Hot air balloons, mobile petting zoos and golfing in the library will all be on campus.
Community Day is a day where volunteers host family-friendly attractions that bridge together people from the college and the communities of Hartford, West Hartford and Bloomfield.
Started in April 2002, the event has been coordinated by John Easterbrook and a panel of 15 staff members that come up with the various events at the annual Community Days over the years.
“If you add up all the exhibits and attractions and events, there’s more than 50 each year,” said Easterbrook. “So there’s a lot going on here for over a four hour span.”
In light of this year being the tenth anniversary of Community Day, several events from past years will be making an appearance along with new events.
One of the more notable events from past years to return to Community Day in time for its tenth anniversary is Library Mini-Golf. This event consists of a mini golf course set up on the first floor of the Mortensen Library. Another notable event returning to Community Day is a tethered hot air balloon ride.
“The theme this year was for the tenth anniversary to bring back some of the favorites of past years,” said Easterbrook. “The balloon is one of them, the library mini golf was another very popular thing. We have a petting zoo which will be back again and that’s another popular favorite. It’s actually a petting zoo on wheels, so people go into a mobile vehicle and see a wide range of animals just like at the zoo.”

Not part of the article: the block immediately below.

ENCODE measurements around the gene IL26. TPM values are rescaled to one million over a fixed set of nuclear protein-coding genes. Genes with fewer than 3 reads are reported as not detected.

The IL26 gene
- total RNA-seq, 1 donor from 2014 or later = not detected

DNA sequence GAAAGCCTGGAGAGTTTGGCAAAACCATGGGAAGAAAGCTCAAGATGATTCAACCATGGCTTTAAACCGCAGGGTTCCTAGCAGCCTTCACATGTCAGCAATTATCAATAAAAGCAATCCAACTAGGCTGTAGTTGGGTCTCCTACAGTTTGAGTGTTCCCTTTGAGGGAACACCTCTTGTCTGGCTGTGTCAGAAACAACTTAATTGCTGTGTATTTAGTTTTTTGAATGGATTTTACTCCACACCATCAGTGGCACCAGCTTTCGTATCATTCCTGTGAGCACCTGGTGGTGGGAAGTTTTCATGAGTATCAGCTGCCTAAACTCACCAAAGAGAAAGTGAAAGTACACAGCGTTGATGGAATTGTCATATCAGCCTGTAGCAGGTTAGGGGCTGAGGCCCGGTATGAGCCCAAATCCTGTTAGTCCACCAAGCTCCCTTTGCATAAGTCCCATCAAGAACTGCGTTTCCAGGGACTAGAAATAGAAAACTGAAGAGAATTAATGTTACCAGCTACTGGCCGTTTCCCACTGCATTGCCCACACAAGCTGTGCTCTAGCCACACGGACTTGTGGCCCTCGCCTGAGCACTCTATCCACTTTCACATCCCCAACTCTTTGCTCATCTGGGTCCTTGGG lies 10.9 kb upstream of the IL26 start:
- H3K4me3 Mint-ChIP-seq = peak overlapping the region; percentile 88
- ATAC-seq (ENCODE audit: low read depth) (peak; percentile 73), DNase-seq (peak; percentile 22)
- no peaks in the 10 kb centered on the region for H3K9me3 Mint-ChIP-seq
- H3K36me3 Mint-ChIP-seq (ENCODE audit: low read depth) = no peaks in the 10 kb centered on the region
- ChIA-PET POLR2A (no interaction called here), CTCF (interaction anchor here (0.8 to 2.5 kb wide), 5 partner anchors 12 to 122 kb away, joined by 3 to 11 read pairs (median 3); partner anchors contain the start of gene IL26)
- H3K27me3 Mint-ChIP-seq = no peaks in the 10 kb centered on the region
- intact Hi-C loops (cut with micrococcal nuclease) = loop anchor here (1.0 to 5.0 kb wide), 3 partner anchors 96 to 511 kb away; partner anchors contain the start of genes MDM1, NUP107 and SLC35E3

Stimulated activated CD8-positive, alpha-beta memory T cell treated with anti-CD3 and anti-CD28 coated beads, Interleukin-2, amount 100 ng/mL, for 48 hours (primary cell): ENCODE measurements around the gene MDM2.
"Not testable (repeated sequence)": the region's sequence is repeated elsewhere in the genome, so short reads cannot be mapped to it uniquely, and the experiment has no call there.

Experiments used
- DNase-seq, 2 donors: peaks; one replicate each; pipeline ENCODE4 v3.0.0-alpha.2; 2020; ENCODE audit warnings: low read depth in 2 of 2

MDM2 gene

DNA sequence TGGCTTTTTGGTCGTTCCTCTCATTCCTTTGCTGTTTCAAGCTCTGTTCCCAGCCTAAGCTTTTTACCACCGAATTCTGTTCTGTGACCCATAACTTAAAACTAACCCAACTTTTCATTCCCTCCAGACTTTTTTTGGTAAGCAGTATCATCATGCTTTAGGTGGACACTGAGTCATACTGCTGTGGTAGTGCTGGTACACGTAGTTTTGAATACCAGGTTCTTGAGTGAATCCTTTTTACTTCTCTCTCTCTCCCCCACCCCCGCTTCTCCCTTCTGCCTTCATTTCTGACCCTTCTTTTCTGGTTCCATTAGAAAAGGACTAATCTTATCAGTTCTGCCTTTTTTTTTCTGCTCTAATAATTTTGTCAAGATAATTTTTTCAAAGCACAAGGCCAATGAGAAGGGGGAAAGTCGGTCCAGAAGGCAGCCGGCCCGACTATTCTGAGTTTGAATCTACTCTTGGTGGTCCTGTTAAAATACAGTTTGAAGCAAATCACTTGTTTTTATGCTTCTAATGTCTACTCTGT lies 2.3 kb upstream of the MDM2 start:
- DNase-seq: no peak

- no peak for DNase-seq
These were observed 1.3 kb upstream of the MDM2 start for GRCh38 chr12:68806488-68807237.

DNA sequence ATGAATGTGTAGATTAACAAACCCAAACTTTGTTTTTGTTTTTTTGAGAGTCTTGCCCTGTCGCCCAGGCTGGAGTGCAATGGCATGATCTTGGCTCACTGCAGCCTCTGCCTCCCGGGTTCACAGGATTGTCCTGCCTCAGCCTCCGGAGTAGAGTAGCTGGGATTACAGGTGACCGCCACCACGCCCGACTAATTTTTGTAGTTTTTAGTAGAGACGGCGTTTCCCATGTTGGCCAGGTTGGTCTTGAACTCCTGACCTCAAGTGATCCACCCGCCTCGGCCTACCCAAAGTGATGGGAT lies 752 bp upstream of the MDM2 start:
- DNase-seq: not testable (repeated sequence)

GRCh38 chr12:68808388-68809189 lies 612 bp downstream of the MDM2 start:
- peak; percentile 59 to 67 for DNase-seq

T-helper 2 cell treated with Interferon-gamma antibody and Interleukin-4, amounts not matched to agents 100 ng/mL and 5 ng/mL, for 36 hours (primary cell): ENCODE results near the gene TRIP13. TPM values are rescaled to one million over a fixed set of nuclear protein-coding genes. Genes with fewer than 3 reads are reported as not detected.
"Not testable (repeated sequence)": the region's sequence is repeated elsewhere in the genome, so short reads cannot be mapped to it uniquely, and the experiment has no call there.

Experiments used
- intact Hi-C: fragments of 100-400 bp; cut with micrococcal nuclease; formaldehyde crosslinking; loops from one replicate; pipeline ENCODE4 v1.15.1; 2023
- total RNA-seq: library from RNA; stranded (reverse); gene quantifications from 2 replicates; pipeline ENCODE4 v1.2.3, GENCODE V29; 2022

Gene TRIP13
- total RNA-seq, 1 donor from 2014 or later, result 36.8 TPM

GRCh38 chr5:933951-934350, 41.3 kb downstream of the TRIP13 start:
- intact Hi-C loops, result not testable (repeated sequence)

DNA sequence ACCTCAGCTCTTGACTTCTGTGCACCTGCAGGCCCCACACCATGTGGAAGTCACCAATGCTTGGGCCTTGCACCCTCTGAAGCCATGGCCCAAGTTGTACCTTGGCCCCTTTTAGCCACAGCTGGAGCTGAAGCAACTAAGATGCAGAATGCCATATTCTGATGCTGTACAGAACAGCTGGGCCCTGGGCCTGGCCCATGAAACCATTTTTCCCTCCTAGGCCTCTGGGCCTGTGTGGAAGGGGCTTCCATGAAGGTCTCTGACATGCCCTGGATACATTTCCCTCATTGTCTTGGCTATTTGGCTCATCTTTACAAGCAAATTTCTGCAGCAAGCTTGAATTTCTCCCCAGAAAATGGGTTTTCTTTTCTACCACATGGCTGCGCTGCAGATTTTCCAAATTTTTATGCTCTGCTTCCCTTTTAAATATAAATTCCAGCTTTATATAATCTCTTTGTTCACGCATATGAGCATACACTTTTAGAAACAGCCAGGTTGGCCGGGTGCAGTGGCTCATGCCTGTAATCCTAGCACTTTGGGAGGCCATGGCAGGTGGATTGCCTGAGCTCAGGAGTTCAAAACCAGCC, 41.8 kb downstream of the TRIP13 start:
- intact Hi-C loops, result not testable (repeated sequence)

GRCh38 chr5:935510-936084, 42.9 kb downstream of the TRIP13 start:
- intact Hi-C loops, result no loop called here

One of the new events will be a Limerick reading at the Gengras Student Union building, hosted by the Presidents’ College in honor of the 200th birthday of renowned author Edward Lear. The Presidents’ College have come up with something new each year for Community Day.
“They’ve done everything from recite all of Shakespeare’s sonnets over a multi-hour period to read all of the words from one letter in Webster’s Dictionary,” said Easterbrook.
While the events have changed over the ten years that Community Day has been held at the University, one thing about the event has always been consistent.
Everything is free. In an economy where many families have to watch every penny they spend, families who attend Community Day don’t have to worry about any fees.
“Even as it’s gotten bigger and we have some great things, I’m proud that it’s remained a free event,” said Easterbrook. “Even if the balloon goes up and the weather’s perfect, they’re not paying a thing. In this day and age of four dollars a gallon for gas and ten dollars for a movie, where can you bring a family of four or more, occupy them for three to four hours and not have to pay money?”